Altan Aldan is an Economist at the CBRT.
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The female labor participation rate in Turkey has increased considerably in recent years, but is still low compared to the OECD average (Chart 1). Detecting the factors affecting the female labor force participation rate is significant to the design of policies to maintain this increase in the period ahead. The change in the determinants of female labor participation over time and the contributions of these changes to the increase in the labor participation rate are analyzed in this study.
Research on Turkey points at multiple factors that affect the decision of women to participate in the labor force. Education, especially a college diploma, is significant to the inclusion of women in business life. Heavier responsibilities imposed on married women weigh on their prospects for labor participation. In patriarchal households composed of several generations, women can share their housekeeping responsibilities, enabling them to find occupations. However, having children and accommodating elder relatives increase the domestic workload of women, reducing the probability of working outside. Lastly, the age and cohort effects are influential in the individuals’ the decisions to participate in the labor force. The age effect denotes changes in the participation rate of an individual over the course of their life, while the cohort effect is considered as the difference in the labor participation decisions of the young than the elderly.
Household Budget Survey statistics from 2004 and 2016 reveal drastic changes in factors affecting the female labor participation rate over time (Table 1). Firstly, the average education level of women exhibits a notable improvement. The share of college graduates has increased from 6% to 16.7%, and the share of women with low levels of education has declined. Other noticeable changes are the decline in the probability of bearing children, increased possibility of accommodating elder relatives, and the rise in the average age.
We estimate the factors affecting the non-agricultural labor participation rate of women by using a logit model with data of the 2004-2016 period. Results are displayed in Table 2. Increased education level pushes the female participation rate up. On the other hand, being married, having children or accommodating elder relatives put a limit on the access of women to the labor force due to increased domestic responsibilities.
Increased education level tends to remove the obstacles on the career path of women with children. Similarly, changes in corporate structures, e.g. increased day-care facilities or pre-school education, can diminish the negative effects of having children over time. Effects of these channels are presented by coefficients of the interaction terms of having children with education level and year variables (Table 3). Among women with children aged 0-5, i.e. pre-school, those with high school or college diplomas are more likely to participate in the labor force. In other words, improvement in education level limits the negative effect of having children on the access to the labor force. On the other hand, year coefficients are not statistically significant, indicating that the negative effect of having children on the access to the labor force did not decrease over time.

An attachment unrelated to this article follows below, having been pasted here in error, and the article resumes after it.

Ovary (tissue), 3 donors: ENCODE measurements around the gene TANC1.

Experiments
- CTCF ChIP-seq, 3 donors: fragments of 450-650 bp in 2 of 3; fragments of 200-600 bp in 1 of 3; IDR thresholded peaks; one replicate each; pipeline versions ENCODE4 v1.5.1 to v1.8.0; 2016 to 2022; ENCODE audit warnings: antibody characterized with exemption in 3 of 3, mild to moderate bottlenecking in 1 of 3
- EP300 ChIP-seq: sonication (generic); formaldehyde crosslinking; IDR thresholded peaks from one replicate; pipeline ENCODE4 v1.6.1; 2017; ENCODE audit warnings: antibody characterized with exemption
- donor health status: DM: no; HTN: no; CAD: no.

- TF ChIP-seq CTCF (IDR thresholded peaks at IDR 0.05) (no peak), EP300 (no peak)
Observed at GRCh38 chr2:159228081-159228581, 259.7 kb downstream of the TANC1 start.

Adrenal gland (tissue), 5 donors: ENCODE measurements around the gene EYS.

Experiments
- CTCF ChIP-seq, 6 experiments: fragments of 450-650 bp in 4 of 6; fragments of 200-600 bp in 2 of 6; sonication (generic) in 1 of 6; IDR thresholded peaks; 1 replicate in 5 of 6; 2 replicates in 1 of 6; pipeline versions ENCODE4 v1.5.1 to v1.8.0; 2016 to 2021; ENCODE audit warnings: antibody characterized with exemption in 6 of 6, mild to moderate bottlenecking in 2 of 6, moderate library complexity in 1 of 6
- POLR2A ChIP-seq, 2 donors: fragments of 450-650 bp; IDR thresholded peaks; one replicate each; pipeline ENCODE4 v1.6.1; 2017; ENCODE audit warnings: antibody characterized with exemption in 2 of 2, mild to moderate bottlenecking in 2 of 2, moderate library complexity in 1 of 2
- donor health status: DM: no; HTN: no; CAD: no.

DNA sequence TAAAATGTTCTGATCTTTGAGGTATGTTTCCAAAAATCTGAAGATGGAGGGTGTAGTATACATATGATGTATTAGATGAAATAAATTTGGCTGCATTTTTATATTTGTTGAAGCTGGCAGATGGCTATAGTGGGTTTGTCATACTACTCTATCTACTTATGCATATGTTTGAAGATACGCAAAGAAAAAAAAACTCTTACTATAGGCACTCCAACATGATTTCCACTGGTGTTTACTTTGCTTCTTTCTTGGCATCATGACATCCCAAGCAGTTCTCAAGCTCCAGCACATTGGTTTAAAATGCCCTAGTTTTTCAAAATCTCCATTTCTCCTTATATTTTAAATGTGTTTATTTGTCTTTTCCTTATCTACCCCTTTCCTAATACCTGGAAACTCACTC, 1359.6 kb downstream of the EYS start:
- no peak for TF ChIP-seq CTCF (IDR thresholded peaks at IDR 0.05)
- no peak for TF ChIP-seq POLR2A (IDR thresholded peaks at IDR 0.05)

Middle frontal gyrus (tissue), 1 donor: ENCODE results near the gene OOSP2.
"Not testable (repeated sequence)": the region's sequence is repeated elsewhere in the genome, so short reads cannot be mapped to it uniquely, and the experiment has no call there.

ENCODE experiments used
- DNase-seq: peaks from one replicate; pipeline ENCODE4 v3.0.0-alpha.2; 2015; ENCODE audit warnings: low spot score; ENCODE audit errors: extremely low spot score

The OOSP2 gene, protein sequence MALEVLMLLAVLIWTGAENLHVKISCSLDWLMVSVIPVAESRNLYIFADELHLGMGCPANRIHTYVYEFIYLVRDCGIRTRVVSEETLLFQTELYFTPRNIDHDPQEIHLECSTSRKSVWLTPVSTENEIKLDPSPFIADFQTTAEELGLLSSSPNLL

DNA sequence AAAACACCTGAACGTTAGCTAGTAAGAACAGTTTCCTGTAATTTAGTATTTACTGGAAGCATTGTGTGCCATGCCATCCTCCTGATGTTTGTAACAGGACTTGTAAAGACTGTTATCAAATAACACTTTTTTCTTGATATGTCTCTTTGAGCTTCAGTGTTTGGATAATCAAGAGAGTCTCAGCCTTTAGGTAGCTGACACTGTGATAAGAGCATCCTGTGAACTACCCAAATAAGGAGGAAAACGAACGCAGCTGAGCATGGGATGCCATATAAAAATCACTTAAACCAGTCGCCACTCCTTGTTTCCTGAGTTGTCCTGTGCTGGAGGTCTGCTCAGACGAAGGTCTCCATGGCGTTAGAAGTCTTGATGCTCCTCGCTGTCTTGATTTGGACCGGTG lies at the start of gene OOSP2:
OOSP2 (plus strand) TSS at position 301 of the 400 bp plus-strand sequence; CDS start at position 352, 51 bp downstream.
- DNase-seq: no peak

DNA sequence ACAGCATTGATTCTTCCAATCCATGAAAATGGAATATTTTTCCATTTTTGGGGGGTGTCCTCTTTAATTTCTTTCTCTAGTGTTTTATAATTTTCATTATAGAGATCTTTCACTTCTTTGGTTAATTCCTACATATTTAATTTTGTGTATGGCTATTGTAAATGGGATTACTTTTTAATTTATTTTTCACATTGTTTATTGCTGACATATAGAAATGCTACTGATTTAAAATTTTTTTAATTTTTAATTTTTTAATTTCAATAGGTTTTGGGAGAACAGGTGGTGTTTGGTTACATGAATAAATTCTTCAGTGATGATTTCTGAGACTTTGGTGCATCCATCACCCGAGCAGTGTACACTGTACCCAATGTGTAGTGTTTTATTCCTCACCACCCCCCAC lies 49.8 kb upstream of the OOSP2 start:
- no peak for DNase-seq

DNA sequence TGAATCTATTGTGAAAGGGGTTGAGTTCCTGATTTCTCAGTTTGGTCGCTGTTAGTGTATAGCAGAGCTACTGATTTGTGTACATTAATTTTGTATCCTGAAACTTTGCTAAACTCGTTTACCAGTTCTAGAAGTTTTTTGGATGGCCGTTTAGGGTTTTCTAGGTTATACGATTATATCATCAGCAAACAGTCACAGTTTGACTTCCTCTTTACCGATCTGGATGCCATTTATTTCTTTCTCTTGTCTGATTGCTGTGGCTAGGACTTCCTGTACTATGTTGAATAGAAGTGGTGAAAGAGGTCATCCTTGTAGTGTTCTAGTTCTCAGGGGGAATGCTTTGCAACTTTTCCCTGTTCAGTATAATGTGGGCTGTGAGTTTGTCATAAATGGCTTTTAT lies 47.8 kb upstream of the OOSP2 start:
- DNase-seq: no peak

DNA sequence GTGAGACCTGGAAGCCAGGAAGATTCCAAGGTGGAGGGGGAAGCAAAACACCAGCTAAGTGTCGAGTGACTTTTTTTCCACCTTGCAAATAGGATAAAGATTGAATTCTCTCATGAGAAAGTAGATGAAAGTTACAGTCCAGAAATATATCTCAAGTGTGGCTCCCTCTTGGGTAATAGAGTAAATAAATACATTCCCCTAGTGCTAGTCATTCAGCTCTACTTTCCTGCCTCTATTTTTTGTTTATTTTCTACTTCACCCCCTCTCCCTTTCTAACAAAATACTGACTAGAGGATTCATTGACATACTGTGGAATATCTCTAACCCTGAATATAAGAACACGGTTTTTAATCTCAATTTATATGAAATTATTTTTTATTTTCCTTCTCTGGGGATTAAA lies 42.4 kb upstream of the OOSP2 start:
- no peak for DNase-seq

What are the reasons underlying the rise in the non-farm labor force participation rate of women in the 2004-2016 period? Table 4 illustrates the shares of factors stimulating the rise in the female labor force participation rate relying on the above-stated analysis results. Cohort effects account for 63.1% of the rise in the participation rate. In other words, women of the rising generation are more inclined to participate in the labor force compared to the previous generations. Changes in societal norms or institutions may drive new generations to be more active in the labor force. For example, the gradual increase in the retirement age pushes up the labor force participation rate among the young. Meanwhile, increased education level accounts for the approximately one-fourth rise in the labor force participation rate. Alongside its direct effect, an increased education level enhances the rise in the labor force participation rate by reducing the negative effect of having children. Age effects and reduced fertility are other factors that give a push to the labor participation rate. Increased possibility of accommodating an elder relative, on the other hand, pulls it down to a limited extent.
In sum, the female labor force participation rate has registered notable improvements in recent years. Still, maintaining the gains of recent years is significant to convergence to advanced economies. Factors such as improved education, maintenance of the gradual rise in the retirement age, and cohort effects will push up the female labor participation rate further. On the other hand, facilitating day-care and pre-school education services and offering them at affordable prices are critical to accelerate this increase. Finally, the rate of elderly population will trend upwards in the years to come. It is important to build an increased number of care centers for the elderly citizens so that this change will not have a negative effect on the female labor participation rate.
Aldan, A. ve Öztürk, S. (2019). Determinants of the Rise in Female Labor Force Participation Rate: Identifying Cohort Effects. CBRT Working Paper No: 19/05.